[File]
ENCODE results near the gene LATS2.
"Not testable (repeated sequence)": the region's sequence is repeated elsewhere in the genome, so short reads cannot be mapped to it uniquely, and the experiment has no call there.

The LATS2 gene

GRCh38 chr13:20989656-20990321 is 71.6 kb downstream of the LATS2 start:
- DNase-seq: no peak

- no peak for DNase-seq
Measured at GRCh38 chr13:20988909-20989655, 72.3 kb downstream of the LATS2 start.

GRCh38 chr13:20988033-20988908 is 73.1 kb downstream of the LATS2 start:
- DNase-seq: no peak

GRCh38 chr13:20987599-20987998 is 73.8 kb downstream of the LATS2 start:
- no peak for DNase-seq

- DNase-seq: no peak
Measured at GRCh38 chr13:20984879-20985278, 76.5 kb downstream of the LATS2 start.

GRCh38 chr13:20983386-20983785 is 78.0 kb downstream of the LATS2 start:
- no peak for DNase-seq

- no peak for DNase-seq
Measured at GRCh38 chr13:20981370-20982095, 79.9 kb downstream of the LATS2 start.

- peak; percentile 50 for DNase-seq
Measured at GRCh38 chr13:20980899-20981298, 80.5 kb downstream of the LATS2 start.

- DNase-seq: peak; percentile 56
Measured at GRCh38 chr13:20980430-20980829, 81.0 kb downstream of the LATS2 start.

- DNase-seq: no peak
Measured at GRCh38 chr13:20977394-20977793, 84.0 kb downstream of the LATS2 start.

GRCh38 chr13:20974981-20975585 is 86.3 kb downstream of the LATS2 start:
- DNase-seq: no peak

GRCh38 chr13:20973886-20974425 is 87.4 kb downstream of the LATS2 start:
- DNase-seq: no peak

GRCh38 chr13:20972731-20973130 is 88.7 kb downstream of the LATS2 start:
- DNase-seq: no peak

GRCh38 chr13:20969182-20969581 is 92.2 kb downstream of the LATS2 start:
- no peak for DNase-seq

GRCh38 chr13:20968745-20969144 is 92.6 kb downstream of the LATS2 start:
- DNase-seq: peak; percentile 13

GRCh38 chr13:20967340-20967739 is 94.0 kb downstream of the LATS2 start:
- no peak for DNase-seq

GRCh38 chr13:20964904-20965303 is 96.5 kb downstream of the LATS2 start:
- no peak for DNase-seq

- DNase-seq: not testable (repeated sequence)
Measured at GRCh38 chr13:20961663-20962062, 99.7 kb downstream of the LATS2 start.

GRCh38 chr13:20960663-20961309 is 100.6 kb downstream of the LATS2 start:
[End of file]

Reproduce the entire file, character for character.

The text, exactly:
ENCODE results near the gene LATS2.
"Not testable (repeated sequence)": the region's sequence is repeated elsewhere in the genome, so short reads cannot be mapped to it uniquely, and the experiment has no call there.

The LATS2 gene

GRCh38 chr13:20989656-20990321 is 71.6 kb downstream of the LATS2 start:
- DNase-seq: no peak

- no peak for DNase-seq
Measured at GRCh38 chr13:20988909-20989655, 72.3 kb downstream of the LATS2 start.

GRCh38 chr13:20988033-20988908 is 73.1 kb downstream of the LATS2 start:
- DNase-seq: no peak

GRCh38 chr13:20987599-20987998 is 73.8 kb downstream of the LATS2 start:
- no peak for DNase-seq

- DNase-seq: no peak
Measured at GRCh38 chr13:20984879-20985278, 76.5 kb downstream of the LATS2 start.

GRCh38 chr13:20983386-20983785 is 78.0 kb downstream of the LATS2 start:
- no peak for DNase-seq

- no peak for DNase-seq
Measured at GRCh38 chr13:20981370-20982095, 79.9 kb downstream of the LATS2 start.

- peak; percentile 50 for DNase-seq
Measured at GRCh38 chr13:20980899-20981298, 80.5 kb downstream of the LATS2 start.

- DNase-seq: peak; percentile 56
Measured at GRCh38 chr13:20980430-20980829, 81.0 kb downstream of the LATS2 start.

- DNase-seq: no peak
Measured at GRCh38 chr13:20977394-20977793, 84.0 kb downstream of the LATS2 start.

GRCh38 chr13:20974981-20975585 is 86.3 kb downstream of the LATS2 start:
- DNase-seq: no peak

GRCh38 chr13:20973886-20974425 is 87.4 kb downstream of the LATS2 start:
- DNase-seq: no peak

GRCh38 chr13:20972731-20973130 is 88.7 kb downstream of the LATS2 start:
- DNase-seq: no peak

GRCh38 chr13:20969182-20969581 is 92.2 kb downstream of the LATS2 start:
- no peak for DNase-seq

GRCh38 chr13:20968745-20969144 is 92.6 kb downstream of the LATS2 start:
- DNase-seq: peak; percentile 13

GRCh38 chr13:20967340-20967739 is 94.0 kb downstream of the LATS2 start:
- no peak for DNase-seq

GRCh38 chr13:20964904-20965303 is 96.5 kb downstream of the LATS2 start:
- no peak for DNase-seq

- DNase-seq: not testable (repeated sequence)
Measured at GRCh38 chr13:20961663-20962062, 99.7 kb downstream of the LATS2 start.

GRCh38 chr13:20960663-20961309 is 100.6 kb downstream of the LATS2 start: